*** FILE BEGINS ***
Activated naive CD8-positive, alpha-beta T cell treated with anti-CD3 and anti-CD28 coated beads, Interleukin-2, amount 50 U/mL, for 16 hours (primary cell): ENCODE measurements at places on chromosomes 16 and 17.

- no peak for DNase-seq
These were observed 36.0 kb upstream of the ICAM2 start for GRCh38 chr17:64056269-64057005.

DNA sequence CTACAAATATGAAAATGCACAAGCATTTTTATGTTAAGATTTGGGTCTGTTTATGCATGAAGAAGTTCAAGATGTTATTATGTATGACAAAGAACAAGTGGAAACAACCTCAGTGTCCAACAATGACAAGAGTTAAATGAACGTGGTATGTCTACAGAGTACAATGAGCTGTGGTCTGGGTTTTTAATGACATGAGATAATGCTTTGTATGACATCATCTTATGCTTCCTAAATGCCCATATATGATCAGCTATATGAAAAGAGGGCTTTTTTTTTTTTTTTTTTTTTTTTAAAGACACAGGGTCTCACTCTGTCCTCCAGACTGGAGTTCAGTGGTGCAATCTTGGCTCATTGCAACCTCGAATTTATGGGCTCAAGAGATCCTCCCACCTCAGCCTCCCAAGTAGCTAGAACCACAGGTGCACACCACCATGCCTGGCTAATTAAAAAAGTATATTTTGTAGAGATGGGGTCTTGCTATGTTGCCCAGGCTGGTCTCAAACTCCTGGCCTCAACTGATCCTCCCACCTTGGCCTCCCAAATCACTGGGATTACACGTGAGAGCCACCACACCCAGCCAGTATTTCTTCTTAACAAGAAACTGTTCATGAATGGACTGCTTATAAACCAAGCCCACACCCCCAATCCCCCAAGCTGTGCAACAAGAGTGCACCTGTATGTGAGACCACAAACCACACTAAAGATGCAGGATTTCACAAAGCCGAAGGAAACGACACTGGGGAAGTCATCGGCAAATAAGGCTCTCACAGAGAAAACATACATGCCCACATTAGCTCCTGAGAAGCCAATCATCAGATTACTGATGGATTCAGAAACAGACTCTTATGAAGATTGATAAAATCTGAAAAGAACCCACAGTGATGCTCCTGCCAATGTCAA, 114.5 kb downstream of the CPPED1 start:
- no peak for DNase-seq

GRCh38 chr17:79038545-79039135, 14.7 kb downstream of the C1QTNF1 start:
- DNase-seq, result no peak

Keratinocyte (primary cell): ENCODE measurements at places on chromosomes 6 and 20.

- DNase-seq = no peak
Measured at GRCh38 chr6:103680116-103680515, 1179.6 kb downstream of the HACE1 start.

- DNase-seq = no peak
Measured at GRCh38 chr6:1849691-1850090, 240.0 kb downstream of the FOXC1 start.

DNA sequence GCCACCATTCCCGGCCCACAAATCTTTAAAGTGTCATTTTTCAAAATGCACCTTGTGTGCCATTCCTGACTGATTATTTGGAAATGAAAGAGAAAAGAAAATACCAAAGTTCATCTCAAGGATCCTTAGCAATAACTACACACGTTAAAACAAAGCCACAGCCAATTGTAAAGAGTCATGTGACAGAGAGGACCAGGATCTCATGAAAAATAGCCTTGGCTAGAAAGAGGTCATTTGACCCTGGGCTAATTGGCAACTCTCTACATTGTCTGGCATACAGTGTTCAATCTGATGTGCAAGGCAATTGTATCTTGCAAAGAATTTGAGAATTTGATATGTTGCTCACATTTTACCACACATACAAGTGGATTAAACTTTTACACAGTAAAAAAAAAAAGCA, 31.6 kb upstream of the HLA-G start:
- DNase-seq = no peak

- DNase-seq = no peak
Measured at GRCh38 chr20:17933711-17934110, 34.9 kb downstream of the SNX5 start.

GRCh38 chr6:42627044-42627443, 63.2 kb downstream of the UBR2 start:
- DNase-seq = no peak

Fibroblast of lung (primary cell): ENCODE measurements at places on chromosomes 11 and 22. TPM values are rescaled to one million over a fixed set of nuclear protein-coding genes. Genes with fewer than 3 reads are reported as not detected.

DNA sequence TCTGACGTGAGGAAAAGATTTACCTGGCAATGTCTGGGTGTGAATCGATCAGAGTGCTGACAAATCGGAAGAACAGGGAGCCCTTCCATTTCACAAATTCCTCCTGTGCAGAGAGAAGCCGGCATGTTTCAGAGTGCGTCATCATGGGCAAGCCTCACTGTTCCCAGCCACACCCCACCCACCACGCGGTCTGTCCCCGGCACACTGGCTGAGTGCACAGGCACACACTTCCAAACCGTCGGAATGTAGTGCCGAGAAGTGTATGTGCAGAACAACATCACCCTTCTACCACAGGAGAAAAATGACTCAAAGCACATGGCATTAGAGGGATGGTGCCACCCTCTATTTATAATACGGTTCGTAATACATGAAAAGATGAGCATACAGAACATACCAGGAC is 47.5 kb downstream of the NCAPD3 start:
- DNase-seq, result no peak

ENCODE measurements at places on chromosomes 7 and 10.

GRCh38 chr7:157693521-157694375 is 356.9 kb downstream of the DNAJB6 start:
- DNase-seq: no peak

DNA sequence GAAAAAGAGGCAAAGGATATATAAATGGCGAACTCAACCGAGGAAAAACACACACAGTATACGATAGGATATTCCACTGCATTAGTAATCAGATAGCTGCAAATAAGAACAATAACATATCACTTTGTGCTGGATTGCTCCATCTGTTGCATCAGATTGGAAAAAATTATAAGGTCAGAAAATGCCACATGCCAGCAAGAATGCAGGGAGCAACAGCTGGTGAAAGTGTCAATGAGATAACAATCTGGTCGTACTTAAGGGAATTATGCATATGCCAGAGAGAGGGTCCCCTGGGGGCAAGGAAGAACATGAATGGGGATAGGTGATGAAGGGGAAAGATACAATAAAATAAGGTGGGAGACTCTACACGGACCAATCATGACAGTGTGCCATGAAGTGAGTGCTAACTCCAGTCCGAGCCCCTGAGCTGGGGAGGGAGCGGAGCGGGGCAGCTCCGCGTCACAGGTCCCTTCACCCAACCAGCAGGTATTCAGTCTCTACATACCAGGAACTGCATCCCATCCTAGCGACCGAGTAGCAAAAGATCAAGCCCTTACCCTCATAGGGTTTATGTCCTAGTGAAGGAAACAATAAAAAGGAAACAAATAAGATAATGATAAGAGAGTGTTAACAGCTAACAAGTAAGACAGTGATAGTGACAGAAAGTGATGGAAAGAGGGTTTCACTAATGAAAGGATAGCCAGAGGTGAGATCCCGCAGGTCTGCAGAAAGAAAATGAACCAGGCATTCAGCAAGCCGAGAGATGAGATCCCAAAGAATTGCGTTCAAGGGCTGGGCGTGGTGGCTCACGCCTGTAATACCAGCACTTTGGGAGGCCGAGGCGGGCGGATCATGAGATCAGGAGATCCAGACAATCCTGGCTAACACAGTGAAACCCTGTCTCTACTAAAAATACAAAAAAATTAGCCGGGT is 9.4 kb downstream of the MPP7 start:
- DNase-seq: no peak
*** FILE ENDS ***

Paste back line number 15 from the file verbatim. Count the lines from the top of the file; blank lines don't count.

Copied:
- DNase-seq = no peak